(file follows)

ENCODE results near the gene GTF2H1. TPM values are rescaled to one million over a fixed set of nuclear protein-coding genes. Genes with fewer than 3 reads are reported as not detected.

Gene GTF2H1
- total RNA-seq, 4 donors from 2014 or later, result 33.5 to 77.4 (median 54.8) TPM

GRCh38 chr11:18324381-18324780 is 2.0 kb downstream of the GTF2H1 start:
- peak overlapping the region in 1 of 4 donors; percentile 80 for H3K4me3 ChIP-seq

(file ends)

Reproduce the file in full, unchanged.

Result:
ENCODE results near the gene GTF2H1. TPM values are rescaled to one million over a fixed set of nuclear protein-coding genes. Genes with fewer than 3 reads are reported as not detected.

Gene GTF2H1
- total RNA-seq, 4 donors from 2014 or later, result 33.5 to 77.4 (median 54.8) TPM

GRCh38 chr11:18324381-18324780 is 2.0 kb downstream of the GTF2H1 start:
- peak overlapping the region in 1 of 4 donors; percentile 80 for H3K4me3 ChIP-seq